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      Modeling of excitation dynamics in photosynthetic light-harvesting complexes: exact versus perturbative approaches

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          Two-dimensional spectroscopy of electronic couplings in photosynthesis.

          Time-resolved optical spectroscopy is widely used to study vibrational and electronic dynamics by monitoring transient changes in excited state populations on a femtosecond timescale. Yet the fundamental cause of electronic and vibrational dynamics--the coupling between the different energy levels involved--is usually inferred only indirectly. Two-dimensional femtosecond infrared spectroscopy based on the heterodyne detection of three-pulse photon echoes has recently allowed the direct mapping of vibrational couplings, yielding transient structural information. Here we extend the approach to the visible range and directly measure electronic couplings in a molecular complex, the Fenna-Matthews-Olson photosynthetic light-harvesting protein. As in all photosynthetic systems, the conversion of light into chemical energy is driven by electronic couplings that ensure the efficient transport of energy from light-capturing antenna pigments to the reaction centre. We monitor this process as a function of time and frequency and show that excitation energy does not simply cascade stepwise down the energy ladder. We find instead distinct energy transport pathways that depend sensitively on the detailed spatial properties of the delocalized excited-state wavefunctions of the whole pigment-protein complex.
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            Theoretical examination of quantum coherence in a photosynthetic system at physiological temperature.

            The observation of long-lived electronic coherence in a photosynthetic pigment-protein complex, the Fenna-Matthews-Olson (FMO) complex, is suggestive that quantum coherence might play a significant role in achieving the remarkable efficiency of photosynthetic electronic energy transfer (EET), although the data were acquired at cryogenic temperature [Engel GS, et al. (2007) Evidence for wavelike energy transfer through quantum coherence in photosynthetic systems. Nature 446:782-786]. In this paper, the spatial and temporal dynamics of EET through the FMO complex at physiological temperature are investigated theoretically. The numerical results reveal that quantum wave-like motion persists for several hundred femtoseconds even at physiological temperature, and suggest that the FMO complex may work as a rectifier for unidirectional energy flow from the peripheral light-harvesting antenna to the reaction center complex by taking advantage of quantum coherence and the energy landscape of pigments tuned by the protein scaffold. A potential role of quantum coherence is to overcome local energetic traps and aid efficient trapping of electronic energy by the pigments facing the reaction center complex.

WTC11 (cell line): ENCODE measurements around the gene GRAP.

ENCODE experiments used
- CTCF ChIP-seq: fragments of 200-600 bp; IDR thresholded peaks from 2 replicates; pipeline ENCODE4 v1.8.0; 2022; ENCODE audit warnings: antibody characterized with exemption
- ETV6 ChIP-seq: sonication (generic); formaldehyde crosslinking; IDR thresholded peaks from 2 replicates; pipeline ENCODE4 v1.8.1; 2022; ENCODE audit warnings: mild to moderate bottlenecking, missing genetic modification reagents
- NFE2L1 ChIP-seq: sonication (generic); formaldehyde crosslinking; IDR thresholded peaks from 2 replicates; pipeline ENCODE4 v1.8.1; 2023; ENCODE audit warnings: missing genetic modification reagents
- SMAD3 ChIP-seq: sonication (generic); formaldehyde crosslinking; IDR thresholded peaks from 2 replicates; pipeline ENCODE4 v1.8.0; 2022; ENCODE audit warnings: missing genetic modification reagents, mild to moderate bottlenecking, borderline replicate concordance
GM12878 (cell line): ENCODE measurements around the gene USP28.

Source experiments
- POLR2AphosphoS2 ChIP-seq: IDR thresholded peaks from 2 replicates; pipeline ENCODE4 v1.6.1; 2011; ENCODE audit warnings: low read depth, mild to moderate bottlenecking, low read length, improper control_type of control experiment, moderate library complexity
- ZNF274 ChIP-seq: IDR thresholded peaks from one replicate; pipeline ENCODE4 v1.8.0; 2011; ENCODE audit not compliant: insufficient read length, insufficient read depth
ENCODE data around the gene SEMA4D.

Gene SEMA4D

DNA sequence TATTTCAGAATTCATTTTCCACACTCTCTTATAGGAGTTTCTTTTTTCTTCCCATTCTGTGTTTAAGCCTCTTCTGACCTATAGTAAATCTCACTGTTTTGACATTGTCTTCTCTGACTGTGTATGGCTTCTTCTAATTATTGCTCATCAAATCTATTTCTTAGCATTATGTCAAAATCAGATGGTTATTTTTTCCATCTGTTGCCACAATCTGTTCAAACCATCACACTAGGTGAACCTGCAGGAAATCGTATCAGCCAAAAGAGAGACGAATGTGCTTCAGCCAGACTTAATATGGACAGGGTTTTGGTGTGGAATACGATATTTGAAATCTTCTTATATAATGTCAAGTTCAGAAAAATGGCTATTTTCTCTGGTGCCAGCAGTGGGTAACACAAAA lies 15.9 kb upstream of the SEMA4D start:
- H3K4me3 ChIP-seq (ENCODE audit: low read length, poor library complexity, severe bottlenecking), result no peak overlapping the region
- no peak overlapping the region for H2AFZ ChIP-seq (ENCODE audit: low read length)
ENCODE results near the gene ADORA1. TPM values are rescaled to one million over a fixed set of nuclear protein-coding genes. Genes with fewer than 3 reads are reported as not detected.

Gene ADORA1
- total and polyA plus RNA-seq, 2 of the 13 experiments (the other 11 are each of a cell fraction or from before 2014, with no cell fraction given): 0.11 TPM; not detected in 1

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              Crystal structure of spinach major light-harvesting complex at 2.72 A resolution.

              The major light-harvesting complex of photosystem II (LHC-II) serves as the principal solar energy collector in the photosynthesis of green plants and presumably also functions in photoprotection under high-light conditions. Here we report the first X-ray structure of LHC-II in icosahedral proteoliposome assembly at atomic detail. One asymmetric unit of a large R32 unit cell contains ten LHC-II monomers. The 14 chlorophylls (Chl) in each monomer can be unambiguously distinguished as eight Chla and six Chlb molecules. Assignment of the orientation of the transition dipole moment of each chlorophyll has been achieved. All Chlb are located around the interface between adjacent monomers, and together with Chla they are the basis for efficient light harvesting. Four carotenoid-binding sites per monomer have been observed. The xanthophyll-cycle carotenoid at the monomer-monomer interface may be involved in the non-radiative dissipation of excessive energy, one of the photoprotective strategies that have evolved in plants.
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                Author and article information

                Journal
                Journal of Physics B: Atomic, Molecular and Optical Physics
                J. Phys. B: At. Mol. Opt. Phys.
                IOP Publishing
                0953-4075
                1361-6455
                June 28 2017
                June 28 2017
                May 25 2017
                : 50
                : 12
                : 124003
                Article
                10.1088/1361-6455/aa6b87
                © 2017

                http://iopscience.iop.org/info/page/text-and-data-mining

                http://iopscience.iop.org/page/copyright

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